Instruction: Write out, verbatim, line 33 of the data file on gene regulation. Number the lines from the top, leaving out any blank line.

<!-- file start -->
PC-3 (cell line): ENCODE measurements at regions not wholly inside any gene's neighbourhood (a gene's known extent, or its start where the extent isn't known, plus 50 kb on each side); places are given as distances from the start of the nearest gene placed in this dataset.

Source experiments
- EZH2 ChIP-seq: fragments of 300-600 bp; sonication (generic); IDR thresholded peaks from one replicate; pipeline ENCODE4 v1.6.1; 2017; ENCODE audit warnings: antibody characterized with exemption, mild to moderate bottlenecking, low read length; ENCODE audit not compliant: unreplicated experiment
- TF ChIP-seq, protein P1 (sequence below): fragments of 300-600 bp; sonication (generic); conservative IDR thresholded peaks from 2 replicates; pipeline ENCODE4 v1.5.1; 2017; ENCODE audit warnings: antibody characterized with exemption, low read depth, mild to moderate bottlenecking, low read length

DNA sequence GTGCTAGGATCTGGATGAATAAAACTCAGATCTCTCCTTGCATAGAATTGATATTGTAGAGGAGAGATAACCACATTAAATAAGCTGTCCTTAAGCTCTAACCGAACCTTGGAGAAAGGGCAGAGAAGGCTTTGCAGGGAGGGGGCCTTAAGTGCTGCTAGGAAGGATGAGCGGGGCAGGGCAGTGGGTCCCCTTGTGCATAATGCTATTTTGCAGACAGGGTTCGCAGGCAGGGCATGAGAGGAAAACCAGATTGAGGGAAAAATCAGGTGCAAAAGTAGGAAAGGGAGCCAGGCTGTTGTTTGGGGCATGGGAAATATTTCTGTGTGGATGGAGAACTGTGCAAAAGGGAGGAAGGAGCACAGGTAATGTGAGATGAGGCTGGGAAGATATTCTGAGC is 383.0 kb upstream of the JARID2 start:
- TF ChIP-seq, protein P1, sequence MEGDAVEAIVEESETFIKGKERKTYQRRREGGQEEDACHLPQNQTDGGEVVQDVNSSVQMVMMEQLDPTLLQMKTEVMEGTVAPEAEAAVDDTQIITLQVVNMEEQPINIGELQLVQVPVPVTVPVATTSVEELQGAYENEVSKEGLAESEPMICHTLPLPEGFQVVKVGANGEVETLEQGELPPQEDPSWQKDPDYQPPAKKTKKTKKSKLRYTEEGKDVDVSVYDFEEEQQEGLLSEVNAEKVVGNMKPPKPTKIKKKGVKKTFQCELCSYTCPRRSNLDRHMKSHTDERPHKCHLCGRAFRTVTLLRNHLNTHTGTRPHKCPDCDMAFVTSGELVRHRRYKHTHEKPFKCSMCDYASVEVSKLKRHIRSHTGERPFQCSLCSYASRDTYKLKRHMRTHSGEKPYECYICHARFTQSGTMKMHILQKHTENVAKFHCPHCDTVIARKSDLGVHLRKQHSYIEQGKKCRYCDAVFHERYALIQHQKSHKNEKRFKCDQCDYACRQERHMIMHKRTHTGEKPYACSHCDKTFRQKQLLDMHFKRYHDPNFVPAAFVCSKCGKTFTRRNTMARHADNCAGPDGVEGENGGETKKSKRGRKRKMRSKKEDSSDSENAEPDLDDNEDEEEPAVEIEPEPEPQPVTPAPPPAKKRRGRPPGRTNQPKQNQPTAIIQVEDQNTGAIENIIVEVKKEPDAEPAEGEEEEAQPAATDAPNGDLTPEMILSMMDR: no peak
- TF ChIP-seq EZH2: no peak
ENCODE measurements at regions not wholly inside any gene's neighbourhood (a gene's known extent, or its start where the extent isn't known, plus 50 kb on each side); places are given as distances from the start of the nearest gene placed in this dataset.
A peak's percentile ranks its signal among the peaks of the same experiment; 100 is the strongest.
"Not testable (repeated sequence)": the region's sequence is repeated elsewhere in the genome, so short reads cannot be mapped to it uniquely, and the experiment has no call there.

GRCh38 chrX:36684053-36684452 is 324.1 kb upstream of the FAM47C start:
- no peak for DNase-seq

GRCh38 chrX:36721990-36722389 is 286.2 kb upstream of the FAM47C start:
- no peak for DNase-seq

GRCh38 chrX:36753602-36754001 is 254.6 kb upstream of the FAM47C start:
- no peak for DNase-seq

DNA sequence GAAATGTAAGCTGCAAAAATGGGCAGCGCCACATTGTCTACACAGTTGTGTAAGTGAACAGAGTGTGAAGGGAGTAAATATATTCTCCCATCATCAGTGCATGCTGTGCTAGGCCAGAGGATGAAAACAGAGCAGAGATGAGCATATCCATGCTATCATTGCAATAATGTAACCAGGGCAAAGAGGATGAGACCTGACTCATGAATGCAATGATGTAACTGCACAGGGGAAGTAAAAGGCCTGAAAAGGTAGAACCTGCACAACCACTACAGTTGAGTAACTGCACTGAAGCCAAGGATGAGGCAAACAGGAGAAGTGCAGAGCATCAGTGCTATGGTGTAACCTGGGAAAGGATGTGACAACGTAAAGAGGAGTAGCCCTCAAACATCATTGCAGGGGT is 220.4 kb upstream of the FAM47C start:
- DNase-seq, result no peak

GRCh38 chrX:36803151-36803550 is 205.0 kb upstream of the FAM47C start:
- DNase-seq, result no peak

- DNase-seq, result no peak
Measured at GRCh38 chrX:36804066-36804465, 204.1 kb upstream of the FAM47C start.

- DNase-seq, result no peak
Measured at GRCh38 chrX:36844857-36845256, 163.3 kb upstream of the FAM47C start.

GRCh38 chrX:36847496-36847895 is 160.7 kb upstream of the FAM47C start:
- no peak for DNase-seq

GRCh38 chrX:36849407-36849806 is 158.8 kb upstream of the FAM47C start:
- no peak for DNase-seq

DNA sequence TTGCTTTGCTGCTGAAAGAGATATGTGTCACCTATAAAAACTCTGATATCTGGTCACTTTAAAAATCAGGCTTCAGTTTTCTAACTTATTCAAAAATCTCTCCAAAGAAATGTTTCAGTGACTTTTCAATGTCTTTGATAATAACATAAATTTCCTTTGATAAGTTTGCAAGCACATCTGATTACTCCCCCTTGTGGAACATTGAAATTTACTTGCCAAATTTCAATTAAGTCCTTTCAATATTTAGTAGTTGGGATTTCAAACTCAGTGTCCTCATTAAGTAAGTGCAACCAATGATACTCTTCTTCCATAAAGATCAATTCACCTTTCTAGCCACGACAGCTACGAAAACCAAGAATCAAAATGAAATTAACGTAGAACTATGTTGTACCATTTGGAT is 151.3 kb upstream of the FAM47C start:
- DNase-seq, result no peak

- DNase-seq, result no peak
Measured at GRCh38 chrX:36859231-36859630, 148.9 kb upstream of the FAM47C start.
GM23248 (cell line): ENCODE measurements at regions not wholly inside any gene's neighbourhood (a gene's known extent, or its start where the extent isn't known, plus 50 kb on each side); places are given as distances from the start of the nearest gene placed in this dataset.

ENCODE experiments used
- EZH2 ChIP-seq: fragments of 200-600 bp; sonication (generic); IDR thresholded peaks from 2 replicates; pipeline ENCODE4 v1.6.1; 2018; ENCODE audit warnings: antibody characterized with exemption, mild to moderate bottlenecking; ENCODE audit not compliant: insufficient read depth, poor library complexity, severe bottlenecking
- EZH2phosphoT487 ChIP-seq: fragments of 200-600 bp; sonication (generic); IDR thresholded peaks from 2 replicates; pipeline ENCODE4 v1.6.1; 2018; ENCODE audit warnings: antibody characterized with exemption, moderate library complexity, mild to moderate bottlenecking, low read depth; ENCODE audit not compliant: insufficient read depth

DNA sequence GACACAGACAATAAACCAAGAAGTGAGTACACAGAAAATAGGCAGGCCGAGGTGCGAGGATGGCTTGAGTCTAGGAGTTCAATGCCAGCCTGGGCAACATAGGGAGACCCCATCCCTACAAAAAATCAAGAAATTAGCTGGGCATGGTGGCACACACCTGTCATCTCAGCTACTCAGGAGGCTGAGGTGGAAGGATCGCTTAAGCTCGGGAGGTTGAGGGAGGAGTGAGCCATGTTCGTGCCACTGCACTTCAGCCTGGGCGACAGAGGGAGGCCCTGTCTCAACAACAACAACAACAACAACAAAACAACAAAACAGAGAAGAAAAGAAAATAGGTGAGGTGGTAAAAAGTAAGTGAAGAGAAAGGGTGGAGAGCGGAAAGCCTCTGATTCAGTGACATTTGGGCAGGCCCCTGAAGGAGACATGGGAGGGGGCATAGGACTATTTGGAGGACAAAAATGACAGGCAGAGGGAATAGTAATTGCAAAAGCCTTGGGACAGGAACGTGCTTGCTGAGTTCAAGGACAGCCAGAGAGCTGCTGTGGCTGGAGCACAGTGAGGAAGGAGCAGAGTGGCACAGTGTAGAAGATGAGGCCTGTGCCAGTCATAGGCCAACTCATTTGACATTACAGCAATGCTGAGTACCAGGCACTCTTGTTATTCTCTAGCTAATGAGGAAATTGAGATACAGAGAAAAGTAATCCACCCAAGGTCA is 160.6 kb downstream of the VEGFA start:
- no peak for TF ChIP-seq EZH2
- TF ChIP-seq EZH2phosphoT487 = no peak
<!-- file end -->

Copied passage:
GM23248 (cell line): ENCODE measurements at regions not wholly inside any gene's neighbourhood (a gene's known extent, or its start where the extent isn't known, plus 50 kb on each side); places are given as distances from the start of the nearest gene placed in this dataset.